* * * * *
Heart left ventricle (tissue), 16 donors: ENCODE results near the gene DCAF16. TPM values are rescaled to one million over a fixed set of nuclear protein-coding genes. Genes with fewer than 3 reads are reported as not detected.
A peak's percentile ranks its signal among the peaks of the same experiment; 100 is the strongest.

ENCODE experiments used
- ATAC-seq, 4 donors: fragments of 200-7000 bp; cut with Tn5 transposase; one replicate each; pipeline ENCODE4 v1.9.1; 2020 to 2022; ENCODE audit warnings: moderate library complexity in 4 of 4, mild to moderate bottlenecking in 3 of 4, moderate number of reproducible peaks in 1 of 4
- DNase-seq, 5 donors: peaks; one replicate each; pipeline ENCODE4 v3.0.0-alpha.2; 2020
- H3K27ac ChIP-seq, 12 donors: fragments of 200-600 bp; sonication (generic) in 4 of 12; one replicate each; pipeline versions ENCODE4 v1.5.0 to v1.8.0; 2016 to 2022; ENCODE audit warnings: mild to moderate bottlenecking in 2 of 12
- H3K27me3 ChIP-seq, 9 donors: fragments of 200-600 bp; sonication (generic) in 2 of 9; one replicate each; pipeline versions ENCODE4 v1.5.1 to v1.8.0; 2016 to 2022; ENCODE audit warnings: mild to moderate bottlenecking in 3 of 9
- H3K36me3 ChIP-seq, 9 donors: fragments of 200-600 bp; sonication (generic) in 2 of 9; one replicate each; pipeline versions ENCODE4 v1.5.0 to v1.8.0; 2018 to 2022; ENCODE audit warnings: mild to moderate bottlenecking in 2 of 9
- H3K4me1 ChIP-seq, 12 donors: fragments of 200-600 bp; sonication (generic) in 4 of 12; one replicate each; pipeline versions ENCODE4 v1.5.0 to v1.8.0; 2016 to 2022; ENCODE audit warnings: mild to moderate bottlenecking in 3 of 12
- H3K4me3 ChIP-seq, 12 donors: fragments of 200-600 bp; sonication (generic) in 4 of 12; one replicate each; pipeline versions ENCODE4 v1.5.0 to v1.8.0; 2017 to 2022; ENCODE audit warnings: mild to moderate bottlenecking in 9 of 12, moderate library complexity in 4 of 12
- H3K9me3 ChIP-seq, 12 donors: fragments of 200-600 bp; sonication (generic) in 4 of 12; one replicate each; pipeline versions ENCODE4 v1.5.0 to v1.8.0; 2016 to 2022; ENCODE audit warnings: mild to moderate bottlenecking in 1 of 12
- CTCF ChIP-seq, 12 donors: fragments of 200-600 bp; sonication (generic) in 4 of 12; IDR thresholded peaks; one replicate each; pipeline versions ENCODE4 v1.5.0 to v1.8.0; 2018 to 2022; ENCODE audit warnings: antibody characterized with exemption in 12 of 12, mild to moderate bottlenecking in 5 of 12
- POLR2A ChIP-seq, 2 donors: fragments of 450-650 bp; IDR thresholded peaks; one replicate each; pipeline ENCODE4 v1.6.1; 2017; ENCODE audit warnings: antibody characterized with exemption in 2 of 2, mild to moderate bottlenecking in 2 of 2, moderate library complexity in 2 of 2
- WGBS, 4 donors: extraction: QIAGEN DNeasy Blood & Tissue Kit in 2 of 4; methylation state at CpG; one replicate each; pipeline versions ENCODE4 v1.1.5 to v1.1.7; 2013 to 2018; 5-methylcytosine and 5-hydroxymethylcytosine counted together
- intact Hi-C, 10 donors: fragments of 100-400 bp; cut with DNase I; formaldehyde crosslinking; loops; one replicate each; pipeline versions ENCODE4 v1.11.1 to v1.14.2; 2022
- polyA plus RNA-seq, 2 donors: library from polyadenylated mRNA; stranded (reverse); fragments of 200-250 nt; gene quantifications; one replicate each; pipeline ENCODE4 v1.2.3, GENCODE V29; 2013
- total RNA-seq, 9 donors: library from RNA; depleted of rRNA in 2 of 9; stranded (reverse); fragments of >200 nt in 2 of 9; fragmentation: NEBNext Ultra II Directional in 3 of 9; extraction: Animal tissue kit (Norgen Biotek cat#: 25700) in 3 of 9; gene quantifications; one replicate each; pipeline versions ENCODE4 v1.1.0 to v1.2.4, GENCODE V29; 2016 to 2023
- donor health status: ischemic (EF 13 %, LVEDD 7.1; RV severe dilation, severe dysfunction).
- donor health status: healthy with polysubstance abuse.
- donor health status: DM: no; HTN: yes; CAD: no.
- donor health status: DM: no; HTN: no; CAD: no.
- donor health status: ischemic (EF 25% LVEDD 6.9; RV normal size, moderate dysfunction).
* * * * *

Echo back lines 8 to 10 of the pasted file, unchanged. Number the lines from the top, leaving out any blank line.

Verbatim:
- H3K36me3 ChIP-seq, 9 donors: fragments of 200-600 bp; sonication (generic) in 2 of 9; one replicate each; pipeline versions ENCODE4 v1.5.0 to v1.8.0; 2018 to 2022; ENCODE audit warnings: mild to moderate bottlenecking in 2 of 9
- H3K4me1 ChIP-seq, 12 donors: fragments of 200-600 bp; sonication (generic) in 4 of 12; one replicate each; pipeline versions ENCODE4 v1.5.0 to v1.8.0; 2016 to 2022; ENCODE audit warnings: mild to moderate bottlenecking in 3 of 12
- H3K4me3 ChIP-seq, 12 donors: fragments of 200-600 bp; sonication (generic) in 4 of 12; one replicate each; pipeline versions ENCODE4 v1.5.0 to v1.8.0; 2017 to 2022; ENCODE audit warnings: mild to moderate bottlenecking in 9 of 12, moderate library complexity in 4 of 12